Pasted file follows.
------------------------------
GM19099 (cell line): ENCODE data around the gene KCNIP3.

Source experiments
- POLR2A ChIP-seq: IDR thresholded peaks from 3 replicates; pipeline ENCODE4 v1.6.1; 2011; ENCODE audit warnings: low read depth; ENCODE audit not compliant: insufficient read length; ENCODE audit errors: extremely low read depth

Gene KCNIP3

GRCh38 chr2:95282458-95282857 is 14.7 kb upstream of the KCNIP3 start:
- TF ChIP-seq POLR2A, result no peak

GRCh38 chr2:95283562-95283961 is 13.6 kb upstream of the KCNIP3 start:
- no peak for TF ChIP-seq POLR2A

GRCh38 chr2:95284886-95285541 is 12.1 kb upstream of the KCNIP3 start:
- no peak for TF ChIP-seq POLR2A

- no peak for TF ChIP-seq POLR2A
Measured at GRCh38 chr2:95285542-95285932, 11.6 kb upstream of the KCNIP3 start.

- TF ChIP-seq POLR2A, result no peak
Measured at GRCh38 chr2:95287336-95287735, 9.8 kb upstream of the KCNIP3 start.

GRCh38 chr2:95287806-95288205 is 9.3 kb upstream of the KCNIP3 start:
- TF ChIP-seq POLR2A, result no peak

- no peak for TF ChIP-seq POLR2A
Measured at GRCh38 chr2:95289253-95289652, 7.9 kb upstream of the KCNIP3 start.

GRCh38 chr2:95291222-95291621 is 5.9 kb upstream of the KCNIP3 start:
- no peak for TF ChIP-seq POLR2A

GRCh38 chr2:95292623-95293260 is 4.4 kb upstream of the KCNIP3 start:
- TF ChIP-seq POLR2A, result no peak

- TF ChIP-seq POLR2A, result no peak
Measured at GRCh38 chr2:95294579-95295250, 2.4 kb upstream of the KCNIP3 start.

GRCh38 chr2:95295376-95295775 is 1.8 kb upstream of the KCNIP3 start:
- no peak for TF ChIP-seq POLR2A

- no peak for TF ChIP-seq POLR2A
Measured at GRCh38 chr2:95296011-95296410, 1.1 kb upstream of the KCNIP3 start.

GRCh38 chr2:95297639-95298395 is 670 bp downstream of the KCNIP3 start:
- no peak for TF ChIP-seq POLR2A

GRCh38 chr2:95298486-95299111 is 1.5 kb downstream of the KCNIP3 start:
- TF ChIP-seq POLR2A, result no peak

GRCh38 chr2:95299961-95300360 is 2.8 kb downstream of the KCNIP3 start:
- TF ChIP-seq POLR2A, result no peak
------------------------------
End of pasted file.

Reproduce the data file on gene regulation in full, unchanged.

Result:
GM19099 (cell line): ENCODE data around the gene KCNIP3.

Source experiments
- POLR2A ChIP-seq: IDR thresholded peaks from 3 replicates; pipeline ENCODE4 v1.6.1; 2011; ENCODE audit warnings: low read depth; ENCODE audit not compliant: insufficient read length; ENCODE audit errors: extremely low read depth

Gene KCNIP3

GRCh38 chr2:95282458-95282857 is 14.7 kb upstream of the KCNIP3 start:
- TF ChIP-seq POLR2A, result no peak

GRCh38 chr2:95283562-95283961 is 13.6 kb upstream of the KCNIP3 start:
- no peak for TF ChIP-seq POLR2A

GRCh38 chr2:95284886-95285541 is 12.1 kb upstream of the KCNIP3 start:
- no peak for TF ChIP-seq POLR2A

- no peak for TF ChIP-seq POLR2A
Measured at GRCh38 chr2:95285542-95285932, 11.6 kb upstream of the KCNIP3 start.

- TF ChIP-seq POLR2A, result no peak
Measured at GRCh38 chr2:95287336-95287735, 9.8 kb upstream of the KCNIP3 start.

GRCh38 chr2:95287806-95288205 is 9.3 kb upstream of the KCNIP3 start:
- TF ChIP-seq POLR2A, result no peak

- no peak for TF ChIP-seq POLR2A
Measured at GRCh38 chr2:95289253-95289652, 7.9 kb upstream of the KCNIP3 start.

GRCh38 chr2:95291222-95291621 is 5.9 kb upstream of the KCNIP3 start:
- no peak for TF ChIP-seq POLR2A

GRCh38 chr2:95292623-95293260 is 4.4 kb upstream of the KCNIP3 start:
- TF ChIP-seq POLR2A, result no peak

- TF ChIP-seq POLR2A, result no peak
Measured at GRCh38 chr2:95294579-95295250, 2.4 kb upstream of the KCNIP3 start.

GRCh38 chr2:95295376-95295775 is 1.8 kb upstream of the KCNIP3 start:
- no peak for TF ChIP-seq POLR2A

- no peak for TF ChIP-seq POLR2A
Measured at GRCh38 chr2:95296011-95296410, 1.1 kb upstream of the KCNIP3 start.

GRCh38 chr2:95297639-95298395 is 670 bp downstream of the KCNIP3 start:
- no peak for TF ChIP-seq POLR2A

GRCh38 chr2:95298486-95299111 is 1.5 kb downstream of the KCNIP3 start:
- TF ChIP-seq POLR2A, result no peak

GRCh38 chr2:95299961-95300360 is 2.8 kb downstream of the KCNIP3 start:
- TF ChIP-seq POLR2A, result no peak